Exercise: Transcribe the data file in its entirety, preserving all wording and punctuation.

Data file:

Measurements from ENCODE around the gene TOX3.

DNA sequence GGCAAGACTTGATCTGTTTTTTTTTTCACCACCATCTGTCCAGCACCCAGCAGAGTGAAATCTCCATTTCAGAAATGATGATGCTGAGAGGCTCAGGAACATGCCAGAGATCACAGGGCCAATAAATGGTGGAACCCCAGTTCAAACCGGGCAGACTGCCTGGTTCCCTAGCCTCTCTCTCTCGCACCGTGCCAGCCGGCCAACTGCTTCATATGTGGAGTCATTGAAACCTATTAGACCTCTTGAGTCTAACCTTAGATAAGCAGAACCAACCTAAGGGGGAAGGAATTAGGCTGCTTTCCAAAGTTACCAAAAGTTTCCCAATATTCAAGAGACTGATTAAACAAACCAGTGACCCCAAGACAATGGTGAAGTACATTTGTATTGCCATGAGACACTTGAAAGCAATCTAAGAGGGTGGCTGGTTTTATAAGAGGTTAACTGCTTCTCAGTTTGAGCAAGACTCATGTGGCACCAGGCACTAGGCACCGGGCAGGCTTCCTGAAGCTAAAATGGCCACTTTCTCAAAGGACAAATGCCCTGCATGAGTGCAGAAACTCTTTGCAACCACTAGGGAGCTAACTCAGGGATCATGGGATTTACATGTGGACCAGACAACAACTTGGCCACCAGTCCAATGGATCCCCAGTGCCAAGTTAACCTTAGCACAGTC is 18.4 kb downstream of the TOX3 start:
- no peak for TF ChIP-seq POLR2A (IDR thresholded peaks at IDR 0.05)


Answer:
Measurements from ENCODE around the gene TOX3.

DNA sequence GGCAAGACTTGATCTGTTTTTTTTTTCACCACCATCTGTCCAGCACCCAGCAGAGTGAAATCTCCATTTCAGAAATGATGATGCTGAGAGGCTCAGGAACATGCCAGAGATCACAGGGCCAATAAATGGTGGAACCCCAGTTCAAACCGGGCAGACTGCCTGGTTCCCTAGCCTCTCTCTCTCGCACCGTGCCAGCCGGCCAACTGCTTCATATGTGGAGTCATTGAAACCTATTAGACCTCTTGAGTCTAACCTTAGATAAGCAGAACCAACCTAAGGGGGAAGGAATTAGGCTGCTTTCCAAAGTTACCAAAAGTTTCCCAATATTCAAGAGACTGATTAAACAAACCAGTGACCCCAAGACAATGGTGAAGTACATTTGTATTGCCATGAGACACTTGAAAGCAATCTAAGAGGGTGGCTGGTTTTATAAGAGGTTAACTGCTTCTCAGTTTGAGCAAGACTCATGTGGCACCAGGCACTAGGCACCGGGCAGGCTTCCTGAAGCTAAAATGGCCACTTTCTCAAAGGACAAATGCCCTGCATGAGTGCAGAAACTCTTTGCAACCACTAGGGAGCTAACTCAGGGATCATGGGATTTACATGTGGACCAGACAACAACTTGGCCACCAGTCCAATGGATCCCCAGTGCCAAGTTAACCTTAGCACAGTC is 18.4 kb downstream of the TOX3 start:
- no peak for TF ChIP-seq POLR2A (IDR thresholded peaks at IDR 0.05)